This will lead to an overall architecture, where a separate semantic decoding step (5) becomes dispensable. One contribution of this work is to show that compared to other one-stage approaches (Thomae et al., 2003) such an integrated recognition system does not require a specialized decoder or complex language model support. Instead, basic bi-gram language models may be used. We achieve the integration by “reducing” the NLU part to language modelling whilst enriching the lexicon and language model with semantic information. Conventional basic language modelling techniques are capable of representing this information. We redefine the units used in the language model: instead of using “plain” words, these are annotated with additional information. Such an additional information may consist of semantic labels and context information. For each of these annotated variants of a word, the phonetic transcription of the “plain” word is used. Consequently, the ASR cannot decide which variant to choose on the basis of the acoustic model. No retraining of the acoustic model is necessary. The speech recogniser produces word hypotheses enriched with semantic labels. The remainder of this paper is structured as follows: In the next section we give a brief overview of the Cam-Figure 1: Principal knowledge sources and models of speech recognition and semantic analysis. Shaded parts constitute the changes when using a one-stage approach. The numbers indicate the following computational steps: (1) acoustic model parameter estimation, (2) language modelling, (3) Viterbi acoustic decoding, (4) semantic model parameter estimation, (5) Viterbi semantic decoding. bridge HTK software we used for our experiments with the ATIS corpus.

In Section 3 we outline the HMM-based parsing method. The basic approach for adding information into the speech recogniser language model is described in Section 4. In Section 5 we discuss our experiments and present speech recognition results. Finally, we conclude by pointing out further possible improvements. 2 Acoustic Modelling and Speech Recognition Using HTKSpeech recognition may be formulated as an optimisation problem: Given a sequence of observations O consisting of acoustic feature vectors, determine the sequence of words W, such that it maximizes the conditional probability P(W|O). Bayes’ rule is used to replace this conditional probability which is not directly computable by the product of two components: P(O|W), the acoustic model, and P(W), the language model. [W] opt = argmax W {P(W)P(O|W)} (1) The Cambridge Hidden Markov Model Toolkit (HTK) (Young et al., 2004) can be used to build robust speaker-independent speech recognition systems.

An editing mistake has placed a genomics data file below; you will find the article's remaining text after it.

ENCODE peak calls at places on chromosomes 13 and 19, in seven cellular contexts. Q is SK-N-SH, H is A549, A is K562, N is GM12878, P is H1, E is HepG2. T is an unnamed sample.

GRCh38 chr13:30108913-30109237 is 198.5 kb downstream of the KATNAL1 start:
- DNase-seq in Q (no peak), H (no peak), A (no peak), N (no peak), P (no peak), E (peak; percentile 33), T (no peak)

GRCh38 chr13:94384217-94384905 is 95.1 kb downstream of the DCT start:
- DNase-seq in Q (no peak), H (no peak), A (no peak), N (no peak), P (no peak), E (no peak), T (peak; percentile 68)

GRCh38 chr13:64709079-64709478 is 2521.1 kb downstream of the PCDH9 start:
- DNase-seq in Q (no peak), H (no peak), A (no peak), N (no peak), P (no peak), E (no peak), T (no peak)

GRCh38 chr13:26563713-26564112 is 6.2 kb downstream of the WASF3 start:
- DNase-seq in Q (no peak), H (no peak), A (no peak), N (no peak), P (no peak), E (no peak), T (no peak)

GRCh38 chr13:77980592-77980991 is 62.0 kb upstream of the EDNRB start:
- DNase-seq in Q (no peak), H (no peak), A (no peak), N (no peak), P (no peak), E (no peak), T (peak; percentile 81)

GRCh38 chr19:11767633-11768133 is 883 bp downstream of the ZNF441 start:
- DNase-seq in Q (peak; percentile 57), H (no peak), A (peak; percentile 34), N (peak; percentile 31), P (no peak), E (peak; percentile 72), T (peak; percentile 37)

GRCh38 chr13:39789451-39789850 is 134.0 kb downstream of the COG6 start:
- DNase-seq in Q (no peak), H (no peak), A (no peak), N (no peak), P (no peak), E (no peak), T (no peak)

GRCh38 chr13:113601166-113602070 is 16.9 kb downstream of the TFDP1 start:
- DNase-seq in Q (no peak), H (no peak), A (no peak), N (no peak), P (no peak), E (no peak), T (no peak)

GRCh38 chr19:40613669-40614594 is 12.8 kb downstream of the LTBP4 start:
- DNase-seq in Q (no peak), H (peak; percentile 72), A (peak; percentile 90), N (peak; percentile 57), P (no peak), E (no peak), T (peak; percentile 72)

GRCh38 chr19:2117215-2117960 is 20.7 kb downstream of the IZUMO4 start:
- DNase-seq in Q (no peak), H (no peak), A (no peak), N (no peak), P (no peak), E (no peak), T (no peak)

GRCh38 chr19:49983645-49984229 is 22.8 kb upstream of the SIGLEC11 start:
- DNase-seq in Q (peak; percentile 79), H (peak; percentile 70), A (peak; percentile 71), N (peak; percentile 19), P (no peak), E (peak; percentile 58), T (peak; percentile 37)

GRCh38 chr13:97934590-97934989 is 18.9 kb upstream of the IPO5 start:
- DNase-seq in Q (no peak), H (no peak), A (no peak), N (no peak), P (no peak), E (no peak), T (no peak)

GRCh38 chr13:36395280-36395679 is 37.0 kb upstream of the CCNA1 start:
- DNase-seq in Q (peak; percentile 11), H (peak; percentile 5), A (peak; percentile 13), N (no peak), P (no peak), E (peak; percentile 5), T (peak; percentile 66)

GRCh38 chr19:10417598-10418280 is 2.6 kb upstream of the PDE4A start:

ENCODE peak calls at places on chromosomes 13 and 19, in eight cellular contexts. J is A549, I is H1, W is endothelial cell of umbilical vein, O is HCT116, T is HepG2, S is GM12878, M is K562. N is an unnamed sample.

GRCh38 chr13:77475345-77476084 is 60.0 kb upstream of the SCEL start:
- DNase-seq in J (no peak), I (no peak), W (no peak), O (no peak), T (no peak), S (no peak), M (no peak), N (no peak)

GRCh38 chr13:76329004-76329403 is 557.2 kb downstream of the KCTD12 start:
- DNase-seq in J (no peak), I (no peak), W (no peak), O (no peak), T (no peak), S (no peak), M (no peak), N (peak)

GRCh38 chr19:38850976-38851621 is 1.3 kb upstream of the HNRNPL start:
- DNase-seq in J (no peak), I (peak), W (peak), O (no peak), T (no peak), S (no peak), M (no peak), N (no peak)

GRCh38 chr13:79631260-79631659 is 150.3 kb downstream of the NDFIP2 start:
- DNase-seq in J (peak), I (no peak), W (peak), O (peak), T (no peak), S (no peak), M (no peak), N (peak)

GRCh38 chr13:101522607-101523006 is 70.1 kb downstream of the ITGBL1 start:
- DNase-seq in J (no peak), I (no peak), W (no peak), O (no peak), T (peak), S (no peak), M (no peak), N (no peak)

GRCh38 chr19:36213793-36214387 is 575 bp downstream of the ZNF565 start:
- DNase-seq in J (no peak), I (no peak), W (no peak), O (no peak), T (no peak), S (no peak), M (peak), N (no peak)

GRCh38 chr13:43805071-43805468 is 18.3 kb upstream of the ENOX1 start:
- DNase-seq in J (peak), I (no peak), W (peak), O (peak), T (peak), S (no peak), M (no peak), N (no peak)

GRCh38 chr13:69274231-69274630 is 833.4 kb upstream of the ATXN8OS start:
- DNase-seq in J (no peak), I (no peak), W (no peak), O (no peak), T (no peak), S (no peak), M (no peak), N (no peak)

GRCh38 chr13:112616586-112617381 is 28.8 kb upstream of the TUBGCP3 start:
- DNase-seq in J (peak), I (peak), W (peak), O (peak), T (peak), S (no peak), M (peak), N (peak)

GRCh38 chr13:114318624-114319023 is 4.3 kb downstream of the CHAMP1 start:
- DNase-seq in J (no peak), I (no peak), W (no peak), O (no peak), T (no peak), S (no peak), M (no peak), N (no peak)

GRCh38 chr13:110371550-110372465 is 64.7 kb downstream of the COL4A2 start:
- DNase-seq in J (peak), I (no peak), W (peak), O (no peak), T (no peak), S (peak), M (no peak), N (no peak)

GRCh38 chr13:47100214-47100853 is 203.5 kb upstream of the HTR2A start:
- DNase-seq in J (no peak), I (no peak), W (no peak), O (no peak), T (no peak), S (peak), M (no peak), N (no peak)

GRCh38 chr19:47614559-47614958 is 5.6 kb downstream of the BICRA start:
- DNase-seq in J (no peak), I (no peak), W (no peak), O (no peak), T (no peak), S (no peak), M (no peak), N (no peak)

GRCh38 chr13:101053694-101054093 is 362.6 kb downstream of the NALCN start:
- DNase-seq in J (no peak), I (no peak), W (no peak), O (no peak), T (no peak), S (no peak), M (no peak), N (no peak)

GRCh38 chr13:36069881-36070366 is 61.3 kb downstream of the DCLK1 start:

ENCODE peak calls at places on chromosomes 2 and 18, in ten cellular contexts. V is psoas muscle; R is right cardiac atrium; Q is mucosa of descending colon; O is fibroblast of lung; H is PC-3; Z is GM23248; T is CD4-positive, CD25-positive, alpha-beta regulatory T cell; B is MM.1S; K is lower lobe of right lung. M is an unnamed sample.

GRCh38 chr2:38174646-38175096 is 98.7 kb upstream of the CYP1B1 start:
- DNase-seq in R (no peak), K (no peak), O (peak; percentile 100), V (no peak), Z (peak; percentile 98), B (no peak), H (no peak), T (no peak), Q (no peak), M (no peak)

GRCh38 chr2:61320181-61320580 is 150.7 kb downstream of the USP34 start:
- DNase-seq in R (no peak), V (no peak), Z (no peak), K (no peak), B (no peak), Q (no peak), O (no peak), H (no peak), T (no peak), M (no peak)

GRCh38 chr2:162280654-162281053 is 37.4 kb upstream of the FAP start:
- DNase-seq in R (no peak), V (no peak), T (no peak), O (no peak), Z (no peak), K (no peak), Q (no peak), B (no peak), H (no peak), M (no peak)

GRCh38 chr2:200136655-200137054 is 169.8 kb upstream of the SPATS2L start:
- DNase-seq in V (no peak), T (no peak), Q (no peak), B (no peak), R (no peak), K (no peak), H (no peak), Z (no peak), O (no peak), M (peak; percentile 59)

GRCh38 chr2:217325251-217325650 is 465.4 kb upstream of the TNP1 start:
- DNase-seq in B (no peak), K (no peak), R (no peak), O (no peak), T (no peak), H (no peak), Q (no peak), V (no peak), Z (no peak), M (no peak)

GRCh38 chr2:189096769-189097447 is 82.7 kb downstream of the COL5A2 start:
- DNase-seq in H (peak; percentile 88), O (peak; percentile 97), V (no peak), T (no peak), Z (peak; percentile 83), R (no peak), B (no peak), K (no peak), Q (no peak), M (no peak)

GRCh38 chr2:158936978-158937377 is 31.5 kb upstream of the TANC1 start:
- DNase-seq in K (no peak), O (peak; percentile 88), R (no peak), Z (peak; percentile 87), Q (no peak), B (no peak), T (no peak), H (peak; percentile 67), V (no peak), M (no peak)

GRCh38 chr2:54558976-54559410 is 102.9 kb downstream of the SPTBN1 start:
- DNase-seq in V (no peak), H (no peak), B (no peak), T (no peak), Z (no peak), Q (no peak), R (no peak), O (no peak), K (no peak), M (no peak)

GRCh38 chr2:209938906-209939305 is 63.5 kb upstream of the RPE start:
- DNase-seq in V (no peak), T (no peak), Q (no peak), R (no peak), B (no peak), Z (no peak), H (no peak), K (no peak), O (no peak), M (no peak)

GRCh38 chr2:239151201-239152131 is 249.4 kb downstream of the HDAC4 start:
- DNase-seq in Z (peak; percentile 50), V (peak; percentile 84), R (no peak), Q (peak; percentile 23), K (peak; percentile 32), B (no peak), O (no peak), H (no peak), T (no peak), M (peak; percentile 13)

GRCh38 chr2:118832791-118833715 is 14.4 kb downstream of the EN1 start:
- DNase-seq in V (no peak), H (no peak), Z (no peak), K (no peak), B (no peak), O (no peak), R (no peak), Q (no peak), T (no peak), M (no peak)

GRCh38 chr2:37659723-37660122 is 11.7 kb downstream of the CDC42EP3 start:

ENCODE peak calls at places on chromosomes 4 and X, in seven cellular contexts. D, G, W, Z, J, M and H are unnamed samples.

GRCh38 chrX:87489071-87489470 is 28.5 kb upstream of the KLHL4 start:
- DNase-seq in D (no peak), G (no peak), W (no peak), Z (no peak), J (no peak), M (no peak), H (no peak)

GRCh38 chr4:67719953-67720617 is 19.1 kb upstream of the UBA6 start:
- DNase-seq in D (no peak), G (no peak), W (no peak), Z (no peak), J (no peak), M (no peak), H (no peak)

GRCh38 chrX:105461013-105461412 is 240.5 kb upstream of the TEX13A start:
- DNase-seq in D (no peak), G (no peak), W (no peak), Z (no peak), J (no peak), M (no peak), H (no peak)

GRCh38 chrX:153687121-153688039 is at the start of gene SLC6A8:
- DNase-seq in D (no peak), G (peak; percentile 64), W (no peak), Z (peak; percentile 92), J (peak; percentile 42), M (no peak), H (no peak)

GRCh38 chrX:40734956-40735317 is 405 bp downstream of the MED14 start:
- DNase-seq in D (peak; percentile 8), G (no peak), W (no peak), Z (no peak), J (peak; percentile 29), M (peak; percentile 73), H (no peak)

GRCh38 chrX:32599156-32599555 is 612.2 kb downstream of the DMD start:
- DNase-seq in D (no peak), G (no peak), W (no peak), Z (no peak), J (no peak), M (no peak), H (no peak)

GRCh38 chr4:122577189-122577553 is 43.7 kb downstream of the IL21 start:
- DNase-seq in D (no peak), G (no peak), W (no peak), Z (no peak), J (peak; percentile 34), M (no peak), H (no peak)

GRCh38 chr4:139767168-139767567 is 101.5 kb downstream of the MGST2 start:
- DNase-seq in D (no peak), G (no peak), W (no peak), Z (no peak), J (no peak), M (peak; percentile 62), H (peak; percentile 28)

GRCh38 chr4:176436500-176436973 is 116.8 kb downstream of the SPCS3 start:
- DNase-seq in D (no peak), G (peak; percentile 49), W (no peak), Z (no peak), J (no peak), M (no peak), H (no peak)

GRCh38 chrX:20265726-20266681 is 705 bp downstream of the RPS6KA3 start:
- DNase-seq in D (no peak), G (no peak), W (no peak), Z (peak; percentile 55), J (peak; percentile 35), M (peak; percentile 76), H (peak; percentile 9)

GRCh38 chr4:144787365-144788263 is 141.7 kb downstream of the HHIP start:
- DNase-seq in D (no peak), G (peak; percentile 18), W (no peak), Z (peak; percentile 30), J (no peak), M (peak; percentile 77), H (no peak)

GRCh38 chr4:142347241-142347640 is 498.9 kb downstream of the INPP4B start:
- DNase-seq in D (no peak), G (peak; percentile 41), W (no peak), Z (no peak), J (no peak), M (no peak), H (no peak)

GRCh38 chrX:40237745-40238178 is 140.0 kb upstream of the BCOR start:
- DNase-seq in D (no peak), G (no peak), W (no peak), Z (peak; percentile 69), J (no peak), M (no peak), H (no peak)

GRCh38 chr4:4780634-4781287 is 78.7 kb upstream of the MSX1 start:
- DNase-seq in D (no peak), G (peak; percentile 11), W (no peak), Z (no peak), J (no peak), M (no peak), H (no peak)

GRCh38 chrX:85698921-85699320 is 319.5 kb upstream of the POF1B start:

The tied acoustic model parameters are estimated by the forward-backward algorithm. The HTK Viterbi decoder can be used together with a probabilistic word network that may be computed from a finite state grammar or the bi-gram statistics of a text corpus. The decoder’s token passing algorithm is ablereference word: case frame or concept identifier case frame: set of cases related to a concept case: attribute of a concept case marker: surface structure indicator of a case case system: complete set of cases of the application Figure 2: Semantic case grammar formalism. to produce word hypotheses lattices or N-best lists of recognition results. Internally this word network is combined with a phonetic transcription dictionary to produce an expanded network of phoneme states. Usually, one phoneme or triphone is represented by five states. For our experiments with the ATIS corpus, the acoustic model is constructed in conventional way. We use 4500 utterances to train a triphone recogniser with 8 Gaussian mixtures. A triphone count of 5929 physical triphones expand to 27619 logical ones. The acoustic model is used for both the two-stage and the one-stage experiments.